What does mass customization actually mean? How can it relate to health care?
Stacey Chang offers the example of Nike’s program for designing your own shoes. They don’t offer every possible variable to create a shoe from scratch, but instead offer specific variables you can adjust.
“Mass customization isn’t about the responsibility of the system divining perfectly what the person does and then producing that in perfect form,” says Chang. “It’s about getting the consumer him or herself to have a role in that. Mass customization is much more an experience than it is just an output.”
Customization is not a “perfect output for each perfect person,” Chang explains. By getting the consumer engaged, you can channel them into specific siloes of behavior or outcomes — and that individual will feel like they own it.
Sean Duffy describes mass customization as the ability to create different experiences at the consumer or patient level in a scalable way, for which you need three inputs:
- What the person says. These are onboarding questionnaires determining how you would like your experience shaped. Netflix, for example, asks which movie categories you enjoy.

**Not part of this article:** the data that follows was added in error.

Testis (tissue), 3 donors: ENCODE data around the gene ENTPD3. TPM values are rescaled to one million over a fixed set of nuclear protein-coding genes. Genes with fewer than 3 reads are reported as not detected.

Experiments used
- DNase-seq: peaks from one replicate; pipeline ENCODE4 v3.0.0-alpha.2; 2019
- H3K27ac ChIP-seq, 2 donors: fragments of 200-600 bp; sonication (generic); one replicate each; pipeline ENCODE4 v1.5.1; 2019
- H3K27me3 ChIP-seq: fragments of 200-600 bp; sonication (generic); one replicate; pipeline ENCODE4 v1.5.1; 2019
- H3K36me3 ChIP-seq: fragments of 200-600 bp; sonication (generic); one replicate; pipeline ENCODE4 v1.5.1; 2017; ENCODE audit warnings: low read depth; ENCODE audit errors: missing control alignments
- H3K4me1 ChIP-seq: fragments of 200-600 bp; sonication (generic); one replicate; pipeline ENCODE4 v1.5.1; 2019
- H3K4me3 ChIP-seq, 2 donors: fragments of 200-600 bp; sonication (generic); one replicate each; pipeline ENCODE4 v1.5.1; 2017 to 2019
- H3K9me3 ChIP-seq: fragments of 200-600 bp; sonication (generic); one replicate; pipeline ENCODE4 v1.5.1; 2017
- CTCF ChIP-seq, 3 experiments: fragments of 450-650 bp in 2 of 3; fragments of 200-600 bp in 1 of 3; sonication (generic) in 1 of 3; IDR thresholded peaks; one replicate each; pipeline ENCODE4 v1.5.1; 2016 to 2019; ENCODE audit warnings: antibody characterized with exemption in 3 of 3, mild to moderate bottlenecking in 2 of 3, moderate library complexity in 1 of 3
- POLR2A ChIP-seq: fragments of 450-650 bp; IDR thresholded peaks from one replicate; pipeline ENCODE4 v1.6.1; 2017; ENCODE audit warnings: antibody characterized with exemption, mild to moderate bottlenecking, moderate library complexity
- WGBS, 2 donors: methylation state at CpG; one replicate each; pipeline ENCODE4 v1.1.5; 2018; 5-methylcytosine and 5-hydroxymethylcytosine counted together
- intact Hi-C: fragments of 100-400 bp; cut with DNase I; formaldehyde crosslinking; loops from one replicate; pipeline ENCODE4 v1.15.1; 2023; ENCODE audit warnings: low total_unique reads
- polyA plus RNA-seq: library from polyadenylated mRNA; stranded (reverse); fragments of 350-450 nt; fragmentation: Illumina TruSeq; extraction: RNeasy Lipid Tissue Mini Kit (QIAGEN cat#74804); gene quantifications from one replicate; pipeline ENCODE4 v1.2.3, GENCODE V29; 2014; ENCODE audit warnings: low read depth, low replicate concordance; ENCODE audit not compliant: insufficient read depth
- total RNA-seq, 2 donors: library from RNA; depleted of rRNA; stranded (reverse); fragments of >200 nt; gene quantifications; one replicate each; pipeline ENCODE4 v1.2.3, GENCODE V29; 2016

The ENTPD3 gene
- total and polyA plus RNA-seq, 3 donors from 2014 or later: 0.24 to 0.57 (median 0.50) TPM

- Who they are. Demographics, settings, and so on that might be used to tailor your experience.
- What they are doing. How do you engage once you’re in an experience? “Did you say you like comedies, but you happen to just watch post-apocalyptic horror movies?” asks Duffy. “Is there dissonance with your real-time behaviors in the experience?”
Once you have those triads, you can shape and tune them, and then change them based on response. “That’s why the world is starting to create product experiences where personalization is expectation,” says Duffy. “After using an experience for a while, you’re like, ‘This weird, it kind of knows me.’ More and more of that will happen in health care.”
“When we say survey in health care, it turns into this really painful proscribed thing,” adds Chang. “But the notion of the light doesn’t have to exit just because it’s health care.” You can take a Cosmo survey and learn a lot about who you are, he jokes. “The experience of gleaning information can actually be delightful. We seem to ignore that sometimes in health care.”
From the NEJM Catalyst event Hardwiring Patient Engagement to Deliver Better Health at Kaiser Permanente Southern California, April 13, 2017.